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Pawlenty's future unclear after he is passed over again

ST. PAUL - Mitt Romney picked a Midwestern politician for his running mate - U.S. Rep. Paul Ryan of Wisconsin - but former Minnesota Gov. Tim Pawlenty was again passed over.

Tim Pawlenty

ST. PAUL - Mitt Romney picked a Midwestern politician for his running mate - U.S. Rep. Paul Ryan of Wisconsin - but former Minnesota Gov. Tim Pawlenty was again passed over.

Pawlenty, who many said was the likely Republican vice presidential candidate, told re-porters he is not disappointed because he did not get involved in the Romney campaign to be a running mate. He is appearing in Romney campaign events this weekend and will be on two morning news shows today on behalf of the GOP candidate.

Romney's campaign announced the Ryan decision Saturday.

Pawlenty reacted with a statement: "Congressman Ryan is a respected

leader and a bold thinker


regarding the changes needed to restore America. His selection will also help Gov. Romney win the key swing state of Wisconsin. I am excited about a Romney-Ryan ticket and look forward to doing all I can to help them win this election."

NBC News reports Pawlenty says he accepts the decision.

"I didn't enter this thinking I was going to be the vice presidential candidate, so I'm not disappointed," Pawlenty said. "And I'm excited about his candidacy, and I'm excited about having him be the next president."

This is the second time Pawlenty fell short in the "veepstakes."

In 2008, Sen. John McCain opted for Sarah Palin over Pawlenty, who had been a hard worker for McCain on the campaign trail.

Pawlenty himself ran for president last year, but dropped out about a year ago after a major Iowa trial run showed him short on support.

Ryan, 42, is House Budget Committee chairman and falls in between older traditional Republicans and tea party libertarians who have done well in several states, including dominating the Minnesota delegation to the Republican National Convention.

A political advantage of Ryan is that he could help deliver Wisconsin to Romney. Few, if any, political observers felt Pawlenty could bring Minnesota into the Romney camp.


With Pawlenty out of the vice presidential picture, his political future was not clear.

However, in the run-up to Saturday's announcement, Pawlenty has been much discussed in national political circles.

The just-completed running-mate search was familiar to Pawlenty. Four years ago, Pawlenty and his wife, Mary, were filling out page after page of documents to provide information McCain's presidential campaign wanted from potential running mates.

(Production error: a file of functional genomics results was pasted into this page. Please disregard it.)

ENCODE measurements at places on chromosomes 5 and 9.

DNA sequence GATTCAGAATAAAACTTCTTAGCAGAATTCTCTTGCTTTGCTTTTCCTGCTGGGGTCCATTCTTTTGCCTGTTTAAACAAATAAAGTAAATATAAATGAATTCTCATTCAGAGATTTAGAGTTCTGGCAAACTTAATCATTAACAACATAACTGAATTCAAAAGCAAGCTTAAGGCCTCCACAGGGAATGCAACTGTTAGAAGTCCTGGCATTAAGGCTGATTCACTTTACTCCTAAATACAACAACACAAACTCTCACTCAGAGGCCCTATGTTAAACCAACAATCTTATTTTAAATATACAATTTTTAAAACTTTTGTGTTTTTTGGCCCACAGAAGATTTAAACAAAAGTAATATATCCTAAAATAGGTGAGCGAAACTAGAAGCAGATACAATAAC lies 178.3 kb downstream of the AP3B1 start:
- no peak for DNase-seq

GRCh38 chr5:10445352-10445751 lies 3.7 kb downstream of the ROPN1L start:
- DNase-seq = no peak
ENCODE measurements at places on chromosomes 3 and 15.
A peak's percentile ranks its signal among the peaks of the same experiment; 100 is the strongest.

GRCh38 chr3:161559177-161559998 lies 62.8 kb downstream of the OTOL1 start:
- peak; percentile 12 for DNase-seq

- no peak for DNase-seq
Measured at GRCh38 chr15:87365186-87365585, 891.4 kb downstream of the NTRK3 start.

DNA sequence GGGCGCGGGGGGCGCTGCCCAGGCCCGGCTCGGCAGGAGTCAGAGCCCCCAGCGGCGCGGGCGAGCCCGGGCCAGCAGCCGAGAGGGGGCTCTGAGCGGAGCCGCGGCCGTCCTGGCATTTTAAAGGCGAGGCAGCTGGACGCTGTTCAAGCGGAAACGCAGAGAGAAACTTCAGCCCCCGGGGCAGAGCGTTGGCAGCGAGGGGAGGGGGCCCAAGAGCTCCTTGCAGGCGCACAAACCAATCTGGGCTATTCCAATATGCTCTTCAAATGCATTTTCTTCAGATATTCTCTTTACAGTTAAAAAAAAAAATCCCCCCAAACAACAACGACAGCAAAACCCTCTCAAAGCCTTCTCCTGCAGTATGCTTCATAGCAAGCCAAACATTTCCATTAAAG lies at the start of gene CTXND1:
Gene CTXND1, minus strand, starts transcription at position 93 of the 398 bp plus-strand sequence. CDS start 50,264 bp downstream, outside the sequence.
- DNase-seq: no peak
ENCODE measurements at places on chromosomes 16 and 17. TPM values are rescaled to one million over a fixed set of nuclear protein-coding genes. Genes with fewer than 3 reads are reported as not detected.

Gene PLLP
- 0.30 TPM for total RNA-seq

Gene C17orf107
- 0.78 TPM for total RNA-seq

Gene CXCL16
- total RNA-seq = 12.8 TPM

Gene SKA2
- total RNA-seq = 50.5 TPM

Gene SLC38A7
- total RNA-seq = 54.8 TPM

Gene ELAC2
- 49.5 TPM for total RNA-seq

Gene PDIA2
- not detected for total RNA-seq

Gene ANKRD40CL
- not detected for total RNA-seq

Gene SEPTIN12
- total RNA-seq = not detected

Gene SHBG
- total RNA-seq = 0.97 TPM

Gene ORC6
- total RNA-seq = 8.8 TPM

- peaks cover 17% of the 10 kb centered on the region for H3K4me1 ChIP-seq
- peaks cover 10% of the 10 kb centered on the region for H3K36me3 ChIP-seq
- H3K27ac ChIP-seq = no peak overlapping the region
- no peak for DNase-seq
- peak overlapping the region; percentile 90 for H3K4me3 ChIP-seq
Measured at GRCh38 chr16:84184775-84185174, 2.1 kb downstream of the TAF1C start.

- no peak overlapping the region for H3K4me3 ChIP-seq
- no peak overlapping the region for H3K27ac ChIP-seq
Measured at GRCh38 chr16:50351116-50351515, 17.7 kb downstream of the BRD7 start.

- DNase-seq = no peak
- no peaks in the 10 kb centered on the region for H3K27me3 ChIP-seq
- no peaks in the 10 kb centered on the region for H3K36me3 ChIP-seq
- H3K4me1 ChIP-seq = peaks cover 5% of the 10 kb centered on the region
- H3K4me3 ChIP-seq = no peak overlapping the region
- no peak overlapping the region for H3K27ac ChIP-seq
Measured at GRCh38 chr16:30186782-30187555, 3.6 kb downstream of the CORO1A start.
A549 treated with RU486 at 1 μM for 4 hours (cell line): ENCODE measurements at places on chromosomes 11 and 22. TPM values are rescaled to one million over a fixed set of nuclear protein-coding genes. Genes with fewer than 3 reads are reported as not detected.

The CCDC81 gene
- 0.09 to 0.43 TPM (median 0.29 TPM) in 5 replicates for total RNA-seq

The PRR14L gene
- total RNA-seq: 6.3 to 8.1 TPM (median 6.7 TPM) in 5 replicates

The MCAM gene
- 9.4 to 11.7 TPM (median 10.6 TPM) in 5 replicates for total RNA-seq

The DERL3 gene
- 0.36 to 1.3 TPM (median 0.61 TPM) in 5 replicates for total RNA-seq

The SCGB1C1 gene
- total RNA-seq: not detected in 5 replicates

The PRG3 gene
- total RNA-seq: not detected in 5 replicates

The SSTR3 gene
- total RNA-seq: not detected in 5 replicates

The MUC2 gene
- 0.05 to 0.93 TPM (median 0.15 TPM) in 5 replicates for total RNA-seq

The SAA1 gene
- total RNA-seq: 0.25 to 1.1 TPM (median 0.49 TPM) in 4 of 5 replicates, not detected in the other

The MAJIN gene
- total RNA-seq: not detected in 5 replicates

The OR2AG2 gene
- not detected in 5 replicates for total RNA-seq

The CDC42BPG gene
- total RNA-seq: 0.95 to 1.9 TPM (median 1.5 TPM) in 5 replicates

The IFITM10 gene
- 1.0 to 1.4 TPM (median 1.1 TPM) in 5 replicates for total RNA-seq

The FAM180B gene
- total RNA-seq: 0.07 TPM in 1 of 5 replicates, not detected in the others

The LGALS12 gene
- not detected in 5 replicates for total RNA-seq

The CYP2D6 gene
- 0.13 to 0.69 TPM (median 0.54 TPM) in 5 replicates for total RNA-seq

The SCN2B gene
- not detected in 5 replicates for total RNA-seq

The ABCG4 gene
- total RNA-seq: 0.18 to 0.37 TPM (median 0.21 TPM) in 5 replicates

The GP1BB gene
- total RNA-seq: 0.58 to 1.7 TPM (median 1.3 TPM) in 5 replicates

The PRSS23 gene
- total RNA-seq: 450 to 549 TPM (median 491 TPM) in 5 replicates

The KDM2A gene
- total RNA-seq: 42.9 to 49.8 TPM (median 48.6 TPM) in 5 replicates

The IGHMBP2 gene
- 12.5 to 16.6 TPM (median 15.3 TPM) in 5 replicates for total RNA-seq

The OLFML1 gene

It was a laborious process that left the then-Minnesota governor in second place to Palin. With that disappointment in mind, after he ended his own presidential campaign last year, Pawlenty repeatedly said he was not interested in going through that again.

However, his tune began to change as he campaigned hard for Romney, sometimes together and sometimes apart. In recent weeks, Pawlenty began dancing around vice presidential questions, but said he would be "honored" to serve Romney.

For many, his flirtations with vice presidential candidacy and his aborted presidential run may be all they know about the 51-year-old son of a South St. Paul laborer.

Pawlenty spent four years as an Eagan City Council member before serving a decade in the Minnesota House, four years as the top Republican.

While the media and many politicians call national candidate Pawlenty boring, that is not how he was seen as House majority leader. In that job, he always was good for a colorful quote.


But as Pawlenty's eyes began wandering toward Washington, his public sense of humor dimmed and he became more careful about what he said.

Democrats, and privately even some Republicans, complained that Pawlenty was more focused on national politics than governing Minnesota.

The Republican governor told Forum Communications in one of his final interviews as governor that he remained connected to his job despite his national political efforts, which he refused to discuss.

"It's a bunch of crap," he said about what he claimed were Democratic-Farmer-Laborite attempts to paint him as a disinterested governor.

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